Being a leader in any field has its challenges. You must be prepared to manage processes from the highest level of an organization while maintaining relationships with the employees who make everything possible. A master's in organizational management prepares students to excel in fields such as human resources and organizational management.
Earning the best online master's degree in organizational management gives students more flexibility than a traditional degree -- a valuable trait, as three out of four graduate students work at least 30 hours a week. This flexibility means students pursuing an organizational management master's degree online can customize their study schedules to better meet individual needs.
Students interested in psychology make excellent candidates for a master's in organizational management since both fields study human behavior. Communication, business acumen, and conflict resolution are also key skills students pick up while earning a master's in organizational management.
Employment opportunities abound for students with an organizational behavior management master's degree. The average graduate earns $68,000 annually, with some positions earning much more. According to the Bureau of Labor Statistics (BLS), training and development manager positions are projected to grow 10% through 2026. These robust job projections, coupled with above-average earning potential, make an online master's degree in organizational management a sound career choice.
|State||Employment||Annual Mean Wage|
|District of Columbia||310||$147,370|
Source: Bureau of Labor Statistics
Students with a master's in organizational management can choose from a variety of careers. In human resources, leaders recruit and retain employees using their strong interpersonal skills. General managers use their organizational skills to oversee departments, while facilities planners use analytical skills to make the best use of an organization's space. Below is a list of careers you can pursue with an online master's in organizational management.
Annual Median Salary: $104,700
Projected Growth Rate: 8%
The highest master's in organizational management salary rates usually go to top executives like CEOs, who manage the day-to-day operations of a business. They work across all industries to set goals and build strategies to meet organizational needs. These executives work long hours -- often more than 60 hours a week, including nights and weekends.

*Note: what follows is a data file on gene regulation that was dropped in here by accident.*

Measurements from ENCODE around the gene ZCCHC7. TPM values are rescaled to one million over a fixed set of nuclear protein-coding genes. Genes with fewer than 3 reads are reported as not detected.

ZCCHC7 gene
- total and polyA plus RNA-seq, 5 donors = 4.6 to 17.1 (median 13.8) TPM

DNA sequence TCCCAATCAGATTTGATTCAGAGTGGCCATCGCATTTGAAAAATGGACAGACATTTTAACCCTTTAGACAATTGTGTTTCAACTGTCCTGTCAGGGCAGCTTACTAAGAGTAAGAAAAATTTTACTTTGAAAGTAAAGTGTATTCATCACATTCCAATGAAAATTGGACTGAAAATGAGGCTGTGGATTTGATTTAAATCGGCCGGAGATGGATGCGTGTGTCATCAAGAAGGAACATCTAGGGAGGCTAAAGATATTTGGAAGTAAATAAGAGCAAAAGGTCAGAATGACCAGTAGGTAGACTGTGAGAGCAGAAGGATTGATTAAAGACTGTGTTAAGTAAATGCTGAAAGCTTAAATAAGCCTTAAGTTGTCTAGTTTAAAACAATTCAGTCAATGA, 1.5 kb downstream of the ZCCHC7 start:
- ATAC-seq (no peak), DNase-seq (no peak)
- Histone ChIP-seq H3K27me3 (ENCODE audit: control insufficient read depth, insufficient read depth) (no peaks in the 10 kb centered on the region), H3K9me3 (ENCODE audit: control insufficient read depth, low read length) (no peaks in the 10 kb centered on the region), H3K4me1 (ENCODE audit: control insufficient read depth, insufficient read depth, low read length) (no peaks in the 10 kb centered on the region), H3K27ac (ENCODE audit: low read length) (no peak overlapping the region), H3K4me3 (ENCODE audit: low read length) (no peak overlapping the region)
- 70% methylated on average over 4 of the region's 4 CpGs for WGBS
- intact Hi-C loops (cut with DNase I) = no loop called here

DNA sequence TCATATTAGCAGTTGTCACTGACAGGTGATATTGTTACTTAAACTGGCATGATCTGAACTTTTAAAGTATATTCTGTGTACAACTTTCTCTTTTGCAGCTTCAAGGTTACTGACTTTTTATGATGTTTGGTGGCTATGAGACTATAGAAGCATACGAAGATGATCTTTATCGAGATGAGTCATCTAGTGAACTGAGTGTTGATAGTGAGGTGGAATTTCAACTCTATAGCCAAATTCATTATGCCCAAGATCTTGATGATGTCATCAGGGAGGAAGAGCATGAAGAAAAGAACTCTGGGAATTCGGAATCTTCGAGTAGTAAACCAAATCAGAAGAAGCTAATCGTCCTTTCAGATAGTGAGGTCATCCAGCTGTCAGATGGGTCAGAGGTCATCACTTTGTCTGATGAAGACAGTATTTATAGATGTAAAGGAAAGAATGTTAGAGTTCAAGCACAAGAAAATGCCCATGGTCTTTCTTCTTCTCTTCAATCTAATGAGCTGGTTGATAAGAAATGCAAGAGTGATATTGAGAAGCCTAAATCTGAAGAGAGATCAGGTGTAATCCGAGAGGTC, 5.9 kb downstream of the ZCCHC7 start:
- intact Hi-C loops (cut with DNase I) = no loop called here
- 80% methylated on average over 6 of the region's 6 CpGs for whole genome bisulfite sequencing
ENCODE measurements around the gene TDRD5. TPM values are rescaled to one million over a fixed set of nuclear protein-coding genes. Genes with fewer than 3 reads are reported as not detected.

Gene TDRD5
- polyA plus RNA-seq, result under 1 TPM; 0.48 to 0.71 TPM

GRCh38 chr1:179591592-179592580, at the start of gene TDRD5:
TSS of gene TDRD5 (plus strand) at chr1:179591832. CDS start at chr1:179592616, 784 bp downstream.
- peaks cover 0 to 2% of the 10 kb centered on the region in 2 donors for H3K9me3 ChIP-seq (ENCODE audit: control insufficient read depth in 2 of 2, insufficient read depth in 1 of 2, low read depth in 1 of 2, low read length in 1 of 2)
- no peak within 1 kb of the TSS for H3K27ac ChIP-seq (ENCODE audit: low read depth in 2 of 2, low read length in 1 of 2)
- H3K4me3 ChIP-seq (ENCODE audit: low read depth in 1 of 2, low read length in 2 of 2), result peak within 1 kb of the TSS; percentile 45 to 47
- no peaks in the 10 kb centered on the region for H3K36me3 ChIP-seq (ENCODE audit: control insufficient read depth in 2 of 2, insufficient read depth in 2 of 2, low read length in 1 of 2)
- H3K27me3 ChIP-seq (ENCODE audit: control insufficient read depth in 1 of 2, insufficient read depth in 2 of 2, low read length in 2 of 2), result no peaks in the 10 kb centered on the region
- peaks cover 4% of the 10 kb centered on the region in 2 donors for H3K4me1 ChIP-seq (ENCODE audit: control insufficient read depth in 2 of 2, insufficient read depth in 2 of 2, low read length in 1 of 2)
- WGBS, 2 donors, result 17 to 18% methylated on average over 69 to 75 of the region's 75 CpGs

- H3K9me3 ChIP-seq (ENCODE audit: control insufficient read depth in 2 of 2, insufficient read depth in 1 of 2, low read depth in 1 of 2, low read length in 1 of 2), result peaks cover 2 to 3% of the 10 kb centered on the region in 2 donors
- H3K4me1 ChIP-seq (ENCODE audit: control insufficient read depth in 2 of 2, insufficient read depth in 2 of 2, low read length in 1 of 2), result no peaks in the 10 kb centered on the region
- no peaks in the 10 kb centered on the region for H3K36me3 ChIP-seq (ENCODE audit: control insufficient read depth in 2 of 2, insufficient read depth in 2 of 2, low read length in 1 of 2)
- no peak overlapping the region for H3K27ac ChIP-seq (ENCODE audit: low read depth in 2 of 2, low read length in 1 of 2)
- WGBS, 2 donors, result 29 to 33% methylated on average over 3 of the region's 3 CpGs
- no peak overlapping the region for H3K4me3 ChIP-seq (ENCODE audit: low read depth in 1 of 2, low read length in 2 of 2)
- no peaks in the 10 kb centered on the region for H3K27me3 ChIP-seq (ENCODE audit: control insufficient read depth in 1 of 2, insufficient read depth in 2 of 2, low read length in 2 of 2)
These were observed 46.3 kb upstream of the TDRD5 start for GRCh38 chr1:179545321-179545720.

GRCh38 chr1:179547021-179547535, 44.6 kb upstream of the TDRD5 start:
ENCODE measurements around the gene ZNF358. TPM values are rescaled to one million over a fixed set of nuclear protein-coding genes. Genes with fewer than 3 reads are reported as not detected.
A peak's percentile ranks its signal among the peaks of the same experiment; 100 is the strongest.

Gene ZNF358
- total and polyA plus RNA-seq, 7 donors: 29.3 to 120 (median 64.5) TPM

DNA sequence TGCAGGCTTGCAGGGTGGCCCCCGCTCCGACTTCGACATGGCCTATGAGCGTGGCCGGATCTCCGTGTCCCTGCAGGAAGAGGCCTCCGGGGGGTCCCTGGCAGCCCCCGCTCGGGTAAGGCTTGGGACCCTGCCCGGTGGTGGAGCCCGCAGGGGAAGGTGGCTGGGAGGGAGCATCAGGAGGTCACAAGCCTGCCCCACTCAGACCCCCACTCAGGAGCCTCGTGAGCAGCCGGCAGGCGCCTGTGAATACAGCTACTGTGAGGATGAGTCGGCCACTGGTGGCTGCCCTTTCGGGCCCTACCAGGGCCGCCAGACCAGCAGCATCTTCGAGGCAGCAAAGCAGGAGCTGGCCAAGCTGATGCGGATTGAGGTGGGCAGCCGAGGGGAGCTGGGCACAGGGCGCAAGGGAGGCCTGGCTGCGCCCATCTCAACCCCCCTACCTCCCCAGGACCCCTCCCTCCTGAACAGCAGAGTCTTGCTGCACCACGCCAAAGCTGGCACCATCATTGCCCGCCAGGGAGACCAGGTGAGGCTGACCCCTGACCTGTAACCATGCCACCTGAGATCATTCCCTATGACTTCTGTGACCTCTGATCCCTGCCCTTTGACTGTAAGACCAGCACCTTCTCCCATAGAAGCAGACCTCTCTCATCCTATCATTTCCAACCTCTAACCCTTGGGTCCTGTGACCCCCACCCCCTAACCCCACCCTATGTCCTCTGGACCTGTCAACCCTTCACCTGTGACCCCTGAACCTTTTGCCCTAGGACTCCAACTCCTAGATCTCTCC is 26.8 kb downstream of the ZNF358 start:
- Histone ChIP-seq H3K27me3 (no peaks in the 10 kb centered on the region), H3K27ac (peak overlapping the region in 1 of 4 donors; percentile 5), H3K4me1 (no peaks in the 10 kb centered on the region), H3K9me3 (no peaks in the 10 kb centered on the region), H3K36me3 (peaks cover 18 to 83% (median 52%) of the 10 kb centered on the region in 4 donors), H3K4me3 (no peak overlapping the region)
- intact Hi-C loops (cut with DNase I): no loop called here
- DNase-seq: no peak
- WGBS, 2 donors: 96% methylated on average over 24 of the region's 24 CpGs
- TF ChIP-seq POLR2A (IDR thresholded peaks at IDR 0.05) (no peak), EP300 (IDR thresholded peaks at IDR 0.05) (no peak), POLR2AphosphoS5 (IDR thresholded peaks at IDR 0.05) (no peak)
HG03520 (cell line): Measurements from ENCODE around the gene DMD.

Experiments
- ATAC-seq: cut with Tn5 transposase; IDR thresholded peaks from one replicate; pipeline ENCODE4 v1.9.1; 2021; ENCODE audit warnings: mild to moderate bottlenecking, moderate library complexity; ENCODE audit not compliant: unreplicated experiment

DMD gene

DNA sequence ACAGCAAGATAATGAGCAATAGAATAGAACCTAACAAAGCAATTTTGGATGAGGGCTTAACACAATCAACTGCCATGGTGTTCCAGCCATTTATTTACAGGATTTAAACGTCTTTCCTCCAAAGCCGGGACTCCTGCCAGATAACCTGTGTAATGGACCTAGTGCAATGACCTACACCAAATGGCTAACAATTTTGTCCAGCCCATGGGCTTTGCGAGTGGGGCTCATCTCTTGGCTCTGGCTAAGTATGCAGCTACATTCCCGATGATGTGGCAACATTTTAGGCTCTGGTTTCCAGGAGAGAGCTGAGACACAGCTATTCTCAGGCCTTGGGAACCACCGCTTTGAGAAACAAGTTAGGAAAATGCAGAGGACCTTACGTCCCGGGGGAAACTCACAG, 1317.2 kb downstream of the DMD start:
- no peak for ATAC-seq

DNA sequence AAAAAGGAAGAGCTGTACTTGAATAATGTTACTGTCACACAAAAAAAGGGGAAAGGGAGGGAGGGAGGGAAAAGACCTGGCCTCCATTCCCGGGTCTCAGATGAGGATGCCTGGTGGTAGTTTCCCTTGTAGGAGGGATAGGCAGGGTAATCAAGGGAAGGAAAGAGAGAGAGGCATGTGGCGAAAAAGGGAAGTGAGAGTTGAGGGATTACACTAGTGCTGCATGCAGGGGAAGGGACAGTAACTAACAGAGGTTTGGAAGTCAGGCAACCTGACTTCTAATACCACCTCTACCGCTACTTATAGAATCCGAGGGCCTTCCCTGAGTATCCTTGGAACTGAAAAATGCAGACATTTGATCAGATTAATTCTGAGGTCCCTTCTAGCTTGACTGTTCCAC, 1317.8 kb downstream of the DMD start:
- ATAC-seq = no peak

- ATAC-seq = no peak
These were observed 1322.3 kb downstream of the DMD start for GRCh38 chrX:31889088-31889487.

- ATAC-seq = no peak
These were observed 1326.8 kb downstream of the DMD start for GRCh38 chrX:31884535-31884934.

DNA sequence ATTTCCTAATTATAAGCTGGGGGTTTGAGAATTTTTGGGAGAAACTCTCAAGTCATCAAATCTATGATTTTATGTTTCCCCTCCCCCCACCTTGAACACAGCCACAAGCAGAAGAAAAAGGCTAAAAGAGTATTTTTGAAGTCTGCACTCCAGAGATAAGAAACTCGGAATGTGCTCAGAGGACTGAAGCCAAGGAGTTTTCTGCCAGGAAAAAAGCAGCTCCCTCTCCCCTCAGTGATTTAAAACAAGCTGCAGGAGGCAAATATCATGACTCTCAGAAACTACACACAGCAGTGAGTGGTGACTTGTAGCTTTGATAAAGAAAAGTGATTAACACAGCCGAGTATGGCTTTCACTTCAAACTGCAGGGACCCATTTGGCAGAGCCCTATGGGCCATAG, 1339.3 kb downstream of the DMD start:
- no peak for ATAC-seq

Annual Median Salary: $108,250
Projected Growth Rate: 10%
These managers develop and coordinate plans to grow employee skills in all facets of a business. They work closely with people as they put their plans in place. Candidates must have a combination of educational and work experience, and many companies prefer a master's degree.
Annual Median Salary: $139,220
Projected Growth Rate: 12%
Computer managers direct an organization's digital activities, implementing hardware and software plans to further the company's goals. They also analyze emerging technology and manage teams of information technology professionals. While a bachelor's degree is required for the position, many companies highly value a graduate-level degree.
Annual Median Salary: $82,450
Projected Growth Rate: 14%
Also called management consultants, these professionals make organizations more efficient by recommending ways to decrease costs and increase revenues. Analysts often conduct onsite meetings to gather information, so the job requires travel. Most management analysts work as consultants and specialize in a particular employment sector.
Annual Median Salary: $98,350
Projected Growth Rate: 20%
Healthcare administrators coordinate health services for medical practices, clinics, and facilities. They also recruit staff members, manage finances, and monitor spending. More advanced executive positions often require a graduate degree, making an online master's degree in organizational management valuable.
Source: Bureau of Labor Statstics
The top online master's degree in organizational management programs offer classes designed to meet students' career goals. Specific course names and subjects vary, but programs tend to share similar curricula.
Students interested in a management or leadership role need to understand what motivates them and how to motivate others. Students study personal strengths and weaknesses, problem-solving, and decision-making. This course also covers management styles, leadership concepts, and development planning.
This course examines strategies for navigating change, which often proves difficult for people and organizations. Change managers use motivational techniques to help people, and as such they need strong skills in networking, trust building, and coaching. This specialization attracts students interested in human relations.
In this class, students learn to make sound strategic decisions. The course examines how leadership and collaboration impact strategic planning. Learners also explore the correlation between long-term strategic planning and competitive advantages.
Classes in this subject tackle effective communication techniques, focusing on interpersonal and intercultural relationships. Communication style can influence outcomes, so a good leader must know how to talk as much as what to say. The course also covers conflict resolution, barriers to effective communication, and communication theory.
Human resources is about developing personnel policies, recruiting and training employees, and managing staff development, compensation, and work environment. Team building, encouraging cultural diversity, and building a team mentality are also key, so people in this job must have strong interpersonal skills.
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